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Ofcom: High-speed hookups still a UK monopoly - except in London

Well, two UK monopolies when you include Hull

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In a cascade of acronyms Ofcom has proposed price caps on high-speed leased-line connections: but only outside London where competition is having a hard time getting a foothold.

Ofcom's consultation argues that within the capital BT's dominance in leased connectivity is being successfully challenged, and by "the capital" Ofcom includes West and East London, but elsewhere the market for connections in the 1Gb/sec region is dominated by the former monopoly to such an extent that additional regulation may be necessary.

The proposals (pdf, so dull it's cut into four sections for easy download-and-forget) deal with the high-speed connections used by enterprises linking up offices and cellular operators backhauling base stations. The new proposals include the addition of a new category of connection, the MISBO (Multiple Interface Symmetric Broadband Origination) which is added to the TISBO (Traditional Interface) and AISBO (Alternative Interface) connections referenced in the 2007/8 study being updated.

MISBOs run over 1Gb/sec, and weren't popular enough in 2007 to be worthy of analysis, but times change and there's a lot more data being thrown around these days, all of which has to be transported.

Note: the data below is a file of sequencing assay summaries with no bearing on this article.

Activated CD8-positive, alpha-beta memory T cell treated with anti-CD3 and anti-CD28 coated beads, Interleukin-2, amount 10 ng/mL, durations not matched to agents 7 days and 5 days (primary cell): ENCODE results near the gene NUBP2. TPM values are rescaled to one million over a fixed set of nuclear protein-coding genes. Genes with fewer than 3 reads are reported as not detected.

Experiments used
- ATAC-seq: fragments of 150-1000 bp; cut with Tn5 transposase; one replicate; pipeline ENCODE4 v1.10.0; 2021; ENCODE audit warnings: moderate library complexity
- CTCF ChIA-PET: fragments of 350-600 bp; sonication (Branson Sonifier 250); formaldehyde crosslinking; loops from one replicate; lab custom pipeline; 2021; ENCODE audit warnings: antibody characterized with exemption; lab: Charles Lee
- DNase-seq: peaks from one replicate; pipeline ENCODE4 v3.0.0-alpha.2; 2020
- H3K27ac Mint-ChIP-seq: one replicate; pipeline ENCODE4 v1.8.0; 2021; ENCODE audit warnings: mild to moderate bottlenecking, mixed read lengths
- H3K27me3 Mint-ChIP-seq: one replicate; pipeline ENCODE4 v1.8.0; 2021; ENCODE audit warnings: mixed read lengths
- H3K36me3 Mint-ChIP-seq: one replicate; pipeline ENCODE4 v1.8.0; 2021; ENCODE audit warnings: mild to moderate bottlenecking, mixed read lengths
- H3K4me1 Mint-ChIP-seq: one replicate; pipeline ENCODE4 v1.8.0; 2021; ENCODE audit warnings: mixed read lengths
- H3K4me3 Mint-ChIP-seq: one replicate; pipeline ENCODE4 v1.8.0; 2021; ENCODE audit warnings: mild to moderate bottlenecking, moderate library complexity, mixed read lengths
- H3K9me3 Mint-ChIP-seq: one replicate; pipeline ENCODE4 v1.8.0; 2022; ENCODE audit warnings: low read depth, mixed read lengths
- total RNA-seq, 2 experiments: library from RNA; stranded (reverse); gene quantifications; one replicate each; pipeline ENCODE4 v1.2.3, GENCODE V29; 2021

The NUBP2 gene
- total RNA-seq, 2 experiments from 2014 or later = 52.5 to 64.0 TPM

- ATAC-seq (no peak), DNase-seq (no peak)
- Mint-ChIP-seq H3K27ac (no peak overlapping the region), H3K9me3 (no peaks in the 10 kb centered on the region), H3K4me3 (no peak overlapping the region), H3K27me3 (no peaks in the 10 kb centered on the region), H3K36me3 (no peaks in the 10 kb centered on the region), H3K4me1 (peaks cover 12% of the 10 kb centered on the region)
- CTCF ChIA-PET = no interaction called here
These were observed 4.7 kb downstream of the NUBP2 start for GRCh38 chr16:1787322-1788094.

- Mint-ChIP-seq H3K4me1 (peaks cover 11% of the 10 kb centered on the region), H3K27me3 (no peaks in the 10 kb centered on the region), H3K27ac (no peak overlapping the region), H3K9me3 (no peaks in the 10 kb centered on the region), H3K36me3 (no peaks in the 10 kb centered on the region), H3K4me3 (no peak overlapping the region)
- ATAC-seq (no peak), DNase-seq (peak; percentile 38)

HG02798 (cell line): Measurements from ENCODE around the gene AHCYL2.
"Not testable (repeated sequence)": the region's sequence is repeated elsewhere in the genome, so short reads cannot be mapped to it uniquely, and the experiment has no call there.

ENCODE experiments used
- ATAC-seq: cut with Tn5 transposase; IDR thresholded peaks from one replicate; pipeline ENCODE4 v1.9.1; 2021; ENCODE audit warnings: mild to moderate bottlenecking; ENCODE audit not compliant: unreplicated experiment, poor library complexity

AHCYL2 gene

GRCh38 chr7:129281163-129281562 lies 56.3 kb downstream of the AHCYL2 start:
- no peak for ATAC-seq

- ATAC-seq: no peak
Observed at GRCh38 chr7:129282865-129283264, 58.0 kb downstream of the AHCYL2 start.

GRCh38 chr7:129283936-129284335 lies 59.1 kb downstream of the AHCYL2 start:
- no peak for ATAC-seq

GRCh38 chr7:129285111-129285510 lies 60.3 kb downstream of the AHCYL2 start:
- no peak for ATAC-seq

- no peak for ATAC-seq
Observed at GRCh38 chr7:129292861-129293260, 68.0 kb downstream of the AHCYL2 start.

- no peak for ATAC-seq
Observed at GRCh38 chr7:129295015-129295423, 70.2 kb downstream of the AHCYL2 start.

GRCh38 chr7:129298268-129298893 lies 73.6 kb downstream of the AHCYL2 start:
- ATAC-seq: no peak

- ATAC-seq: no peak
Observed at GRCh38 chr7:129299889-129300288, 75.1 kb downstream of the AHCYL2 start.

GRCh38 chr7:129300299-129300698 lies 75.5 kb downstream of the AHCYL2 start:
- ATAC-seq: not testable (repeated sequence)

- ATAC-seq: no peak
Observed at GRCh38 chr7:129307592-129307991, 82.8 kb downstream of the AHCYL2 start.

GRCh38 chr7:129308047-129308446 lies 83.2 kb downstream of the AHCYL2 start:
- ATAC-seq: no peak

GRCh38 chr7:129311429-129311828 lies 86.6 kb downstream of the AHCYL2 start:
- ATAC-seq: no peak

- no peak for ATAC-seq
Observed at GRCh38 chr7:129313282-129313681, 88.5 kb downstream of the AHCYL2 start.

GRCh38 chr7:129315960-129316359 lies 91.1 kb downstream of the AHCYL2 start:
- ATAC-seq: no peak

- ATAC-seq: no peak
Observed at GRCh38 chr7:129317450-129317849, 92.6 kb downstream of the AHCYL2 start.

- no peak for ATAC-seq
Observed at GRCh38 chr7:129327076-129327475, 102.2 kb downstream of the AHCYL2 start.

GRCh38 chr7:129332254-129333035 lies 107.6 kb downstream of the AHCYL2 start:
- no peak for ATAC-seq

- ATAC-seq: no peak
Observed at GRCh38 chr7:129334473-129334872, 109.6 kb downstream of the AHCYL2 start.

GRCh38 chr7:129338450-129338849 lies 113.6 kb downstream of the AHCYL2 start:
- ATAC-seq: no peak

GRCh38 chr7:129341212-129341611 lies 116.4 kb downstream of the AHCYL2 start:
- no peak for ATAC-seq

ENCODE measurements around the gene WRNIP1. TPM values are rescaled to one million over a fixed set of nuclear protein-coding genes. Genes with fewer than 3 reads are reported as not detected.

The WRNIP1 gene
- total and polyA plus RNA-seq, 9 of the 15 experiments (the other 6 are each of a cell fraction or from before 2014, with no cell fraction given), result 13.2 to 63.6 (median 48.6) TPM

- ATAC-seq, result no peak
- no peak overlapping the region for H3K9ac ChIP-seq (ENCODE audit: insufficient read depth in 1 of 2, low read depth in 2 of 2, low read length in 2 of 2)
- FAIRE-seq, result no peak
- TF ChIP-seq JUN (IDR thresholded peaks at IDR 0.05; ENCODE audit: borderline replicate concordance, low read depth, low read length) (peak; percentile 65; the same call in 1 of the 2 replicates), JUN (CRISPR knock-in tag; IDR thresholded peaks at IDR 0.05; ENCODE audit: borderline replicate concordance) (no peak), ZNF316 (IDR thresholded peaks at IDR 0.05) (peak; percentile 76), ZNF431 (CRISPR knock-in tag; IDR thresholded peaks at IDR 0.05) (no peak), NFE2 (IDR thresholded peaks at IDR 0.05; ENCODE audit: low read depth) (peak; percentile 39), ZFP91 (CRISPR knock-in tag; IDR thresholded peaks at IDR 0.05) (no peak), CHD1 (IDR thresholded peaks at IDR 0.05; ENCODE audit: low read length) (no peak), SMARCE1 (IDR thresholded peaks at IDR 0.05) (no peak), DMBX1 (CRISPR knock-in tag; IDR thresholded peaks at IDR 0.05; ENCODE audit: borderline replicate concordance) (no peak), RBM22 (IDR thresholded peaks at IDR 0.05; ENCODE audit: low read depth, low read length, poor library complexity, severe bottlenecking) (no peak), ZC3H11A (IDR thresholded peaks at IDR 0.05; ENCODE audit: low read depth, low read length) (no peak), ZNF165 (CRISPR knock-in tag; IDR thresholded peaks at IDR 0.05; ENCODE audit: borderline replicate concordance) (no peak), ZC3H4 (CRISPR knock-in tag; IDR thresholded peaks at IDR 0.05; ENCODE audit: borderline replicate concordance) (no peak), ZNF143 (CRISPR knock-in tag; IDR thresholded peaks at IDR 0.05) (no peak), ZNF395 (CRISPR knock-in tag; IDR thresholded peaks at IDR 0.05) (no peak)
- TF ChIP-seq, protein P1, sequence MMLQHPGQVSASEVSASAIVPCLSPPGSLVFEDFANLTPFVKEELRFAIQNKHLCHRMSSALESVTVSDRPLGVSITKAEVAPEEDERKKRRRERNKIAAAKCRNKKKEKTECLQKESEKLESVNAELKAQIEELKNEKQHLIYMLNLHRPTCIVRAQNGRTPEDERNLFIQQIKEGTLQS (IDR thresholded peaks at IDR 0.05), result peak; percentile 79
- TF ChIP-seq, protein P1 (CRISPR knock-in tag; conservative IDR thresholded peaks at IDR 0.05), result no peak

Other than the expediential increase in quantities of data the industry hasn't apparently changed a lot in the last half decade, outside London at least. In London competitors have invested in digging up roads and laying cables, but outside the capital BT still has Significant Market Presence (SMP), while Hull gets the usual exceptions thanks to the overwhelming presence of KCOM (formerly Kingston Communications), which means fixes to pricing everywhere outside WECLA (Western, Eastern and Central London).

Exactly what those fixes will be remains to be seen, Ofcom says it will be publishing the details in the next few weeks, but the consultation proposals won't be keeping BT (or KCOM) executives awake at night as it looks like a little more of the same extended to cover higher-speed connections.

The consultation is open until August 24 to anyone prepared to wade through its 624 pages, and that's without the 19 annexes, but while ADSL unbundling gets all the attention Ofcom values the backhaul market at around £2bn annually - enough to make the proposals worth reading. ®

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